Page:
Journalist David Steinberg suggested a different athlete be sent in Berry’s place. ‘Send the fourth-place finisher,’ he wrote. ‘Gwen Berry has a world of options if she doesn’t want to compete under our flag. Not a penny of taxpayer money should fund her campaign to make Americans hate each other.’
Speaking on Fox News, Wrestler Tyrus Murdoch said: ‘We’ve had some issues in this country especially as a black man when I go to Tommy Smith, John Carlos, Jessie Owens who they had issues, they fought, they wanted dignity, but they also wanted a seat at the table.
‘They wanted to show how much they loved their country, how much they belong, and human rights issues and they fought for it. This isn’t it. Even if we are taking a knee on the baseball game, I have no problem with a professional athlete being a citizen, taking a respectful knee during the flag if that’s what you choose to do while still honoring the flag, I have no issue…
‘[But] why are you even competing in the Olympics if you hate the flag and the country so much? If it’s such a horrible place, why are you doing it?’ Murdoch asked of Berry.
Berry hit back at the criticism she was receiving on social media over the incident. ‘These comments really show that: 1.) people in American (sic) rally patriotism over basic morality,’ she wrote on Twitter.
‘2.) Even after the murder of George Floyd and so many others; the commercials, statements, and phony sentiments regarding black lives were just a hoax.’
She later added: ‘I never said I hate this country! People try to put words in my mouth but they can’t. That’s why I speak out. I LOVE MY PEOPLE.’
Berry hit back at the criticism she was receiving on social media over the incident
USA Track and Field said the anthem was played every day at the trials according to a published schedule, and was not timed to coincide with the hammer trials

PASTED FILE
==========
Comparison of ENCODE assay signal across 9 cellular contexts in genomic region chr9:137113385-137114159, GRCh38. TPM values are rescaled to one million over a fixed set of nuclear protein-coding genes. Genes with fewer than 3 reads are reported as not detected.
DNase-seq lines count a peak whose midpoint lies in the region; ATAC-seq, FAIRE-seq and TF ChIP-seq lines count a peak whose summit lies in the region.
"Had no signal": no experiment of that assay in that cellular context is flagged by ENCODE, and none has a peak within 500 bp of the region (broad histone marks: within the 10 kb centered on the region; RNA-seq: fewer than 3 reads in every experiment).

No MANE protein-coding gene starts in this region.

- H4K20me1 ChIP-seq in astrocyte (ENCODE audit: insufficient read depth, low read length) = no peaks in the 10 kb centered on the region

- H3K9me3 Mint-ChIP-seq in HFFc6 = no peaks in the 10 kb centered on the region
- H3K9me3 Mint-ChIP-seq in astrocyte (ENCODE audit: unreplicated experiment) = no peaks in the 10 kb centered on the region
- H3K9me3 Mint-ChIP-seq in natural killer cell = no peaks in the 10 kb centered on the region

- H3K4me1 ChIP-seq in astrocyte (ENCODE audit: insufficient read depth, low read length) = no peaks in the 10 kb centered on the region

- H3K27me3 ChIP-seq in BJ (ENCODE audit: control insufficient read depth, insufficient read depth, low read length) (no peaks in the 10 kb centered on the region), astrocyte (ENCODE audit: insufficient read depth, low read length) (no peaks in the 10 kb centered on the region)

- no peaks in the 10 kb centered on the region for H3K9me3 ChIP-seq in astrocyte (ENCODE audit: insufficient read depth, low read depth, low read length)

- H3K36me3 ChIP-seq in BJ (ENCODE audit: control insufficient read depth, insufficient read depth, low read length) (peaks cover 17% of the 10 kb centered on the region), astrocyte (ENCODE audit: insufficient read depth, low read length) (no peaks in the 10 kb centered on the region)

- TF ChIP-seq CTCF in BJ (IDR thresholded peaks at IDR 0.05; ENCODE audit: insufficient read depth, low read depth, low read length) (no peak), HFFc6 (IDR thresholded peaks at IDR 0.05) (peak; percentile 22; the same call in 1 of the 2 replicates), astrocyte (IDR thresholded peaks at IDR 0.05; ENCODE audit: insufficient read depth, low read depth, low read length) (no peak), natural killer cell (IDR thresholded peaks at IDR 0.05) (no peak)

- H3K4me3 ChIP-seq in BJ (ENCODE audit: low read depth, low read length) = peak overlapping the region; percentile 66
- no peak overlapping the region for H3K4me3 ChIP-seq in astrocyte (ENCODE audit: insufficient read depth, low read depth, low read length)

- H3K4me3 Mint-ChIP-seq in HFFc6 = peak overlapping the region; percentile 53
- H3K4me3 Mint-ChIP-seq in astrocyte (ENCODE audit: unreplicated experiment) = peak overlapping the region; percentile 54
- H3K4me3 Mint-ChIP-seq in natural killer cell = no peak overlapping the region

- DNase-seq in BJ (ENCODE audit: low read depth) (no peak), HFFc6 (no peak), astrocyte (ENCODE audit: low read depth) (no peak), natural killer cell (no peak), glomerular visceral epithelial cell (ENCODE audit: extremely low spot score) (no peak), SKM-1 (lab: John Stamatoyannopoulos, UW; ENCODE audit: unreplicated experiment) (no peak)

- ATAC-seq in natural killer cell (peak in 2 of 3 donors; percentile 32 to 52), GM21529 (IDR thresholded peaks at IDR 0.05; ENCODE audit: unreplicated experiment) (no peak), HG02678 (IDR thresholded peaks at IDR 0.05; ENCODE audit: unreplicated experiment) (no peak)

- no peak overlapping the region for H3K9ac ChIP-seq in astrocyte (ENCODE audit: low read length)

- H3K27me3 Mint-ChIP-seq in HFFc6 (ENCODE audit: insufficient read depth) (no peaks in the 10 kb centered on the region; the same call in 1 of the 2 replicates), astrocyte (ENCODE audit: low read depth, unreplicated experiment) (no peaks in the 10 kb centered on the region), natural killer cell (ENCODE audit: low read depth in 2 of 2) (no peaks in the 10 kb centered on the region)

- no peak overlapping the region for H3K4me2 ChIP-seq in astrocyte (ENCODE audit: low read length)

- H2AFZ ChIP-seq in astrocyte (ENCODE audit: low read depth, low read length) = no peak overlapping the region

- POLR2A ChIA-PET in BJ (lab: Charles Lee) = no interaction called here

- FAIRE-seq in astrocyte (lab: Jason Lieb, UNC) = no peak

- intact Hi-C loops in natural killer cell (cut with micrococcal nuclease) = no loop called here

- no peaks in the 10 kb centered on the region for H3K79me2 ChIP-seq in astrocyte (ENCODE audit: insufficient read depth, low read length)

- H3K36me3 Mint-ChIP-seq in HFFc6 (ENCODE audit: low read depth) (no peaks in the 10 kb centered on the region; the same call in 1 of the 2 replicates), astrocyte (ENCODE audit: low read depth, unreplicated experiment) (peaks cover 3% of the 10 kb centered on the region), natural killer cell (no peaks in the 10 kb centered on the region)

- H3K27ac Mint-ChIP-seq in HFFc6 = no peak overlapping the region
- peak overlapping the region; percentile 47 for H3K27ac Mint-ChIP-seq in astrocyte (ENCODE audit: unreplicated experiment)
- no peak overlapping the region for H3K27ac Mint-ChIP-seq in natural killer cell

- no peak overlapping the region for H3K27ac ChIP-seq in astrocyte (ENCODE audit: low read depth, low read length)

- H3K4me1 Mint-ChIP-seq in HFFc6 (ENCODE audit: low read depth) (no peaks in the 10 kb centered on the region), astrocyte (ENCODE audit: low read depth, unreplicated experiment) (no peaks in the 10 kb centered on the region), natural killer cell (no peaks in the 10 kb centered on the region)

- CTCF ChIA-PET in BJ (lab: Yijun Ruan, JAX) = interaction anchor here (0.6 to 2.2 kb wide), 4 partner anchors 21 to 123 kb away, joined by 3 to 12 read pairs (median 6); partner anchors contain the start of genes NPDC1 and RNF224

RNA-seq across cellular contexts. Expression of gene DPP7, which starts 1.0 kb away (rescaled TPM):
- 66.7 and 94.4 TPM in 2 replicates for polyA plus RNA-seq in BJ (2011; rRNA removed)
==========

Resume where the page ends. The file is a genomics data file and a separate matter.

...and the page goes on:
‘I feel like it was a set-up, and they did it on purpose,’ said Berry (right), who finished third to make her second U.S. Olympic team. ‘I was pissed, to be honest.’
‘I didn’t really want to be up there. Like I said, it was a setup. I was hot, I was ready to take my pictures and get into some shade,’ said Berry
Berry was suspended for 12 months by the U.S. Olympic and Paralympic Committee (USOPC) for a raised fist at the 2019 Pan American Games, but did so again before Thursday’s qualifying round as part of her quest for social change.
The USOPC in March reversed its stance and said that athletes competing in the U.S. Olympic trials can protest, including kneeling or raising a clenched fist on the podium or at the start line during the national anthem.
Berry has promised to use her position to keep raising awareness about social injustices in her home country.
‘My purpose and my mission is bigger than sports,’ Berry said. ‘I’m here to represent those … who died due to systemic racism. That’s the important part. That’s why I’m going. That’s why I’m here today.’
Berry raises her fist at the trials on Thursday, after USOPC reversed its ban on athlete protests and apologized for sanctioning her for a similar protest in 2019
Last June, Berry demanded a letter of apology from USOPC for sanctioning her over her 2019 Pan American Games protest, and then revised her demand to ask for a public apology from USOPC CEO Sarah Hirshland.
Hirshland met the demand and issued a statement after meeting with Berry privately.
‘I am grateful to Gwen for her time and her honesty last night,’ Hirshland said in the statement.
‘I heard her. I apologized for how my decisions made her feel and also did my best to explain why I made them. Gwen has a powerful voice in this national conversation, and I am sure that together we can use the platform of Olympic and Paralympic sport to address and fight against systematic inequality and racism in our country.’
Gwen Berry places third in the women’s hammer with a throw of 241-2 (73.50m) during the US Olympic Team Trials at Hayward Field on Saturday
Last June, Berry (seen in 2017) demanded a letter of apology from USOPC for sanctioning her over her 2019 Pan American Games protest, and received one
Now, Berry will be heading to her second Olympics, and on Saturday she saw what it will take to earn a spot on the podium in Tokyo.
DeAnna Price won the trials with a throw of 263 feet, 6 inches, which was nearly 7 feet longer than Berry’s throw. Brooke Andersen took second place.
Price, who became only the second woman in history to crack 80 meters, said she had no problem sharing the stage with Berry.
‘I think people should say whatever they want to say. I’m proud of her,’ Price said.
She figures to be going for gold along with world-record holder Anita Wlodarczyk of Poland, who is expected to be in Japan. Meanwhile, Andersen’s throw was a mere 2 inches shy of Berry’s personal best.
Berry said she needs to get ‘my body right, my mind right and my spirit right’ for the Olympics. The women’s hammer throw starts August 1 in Tokyo.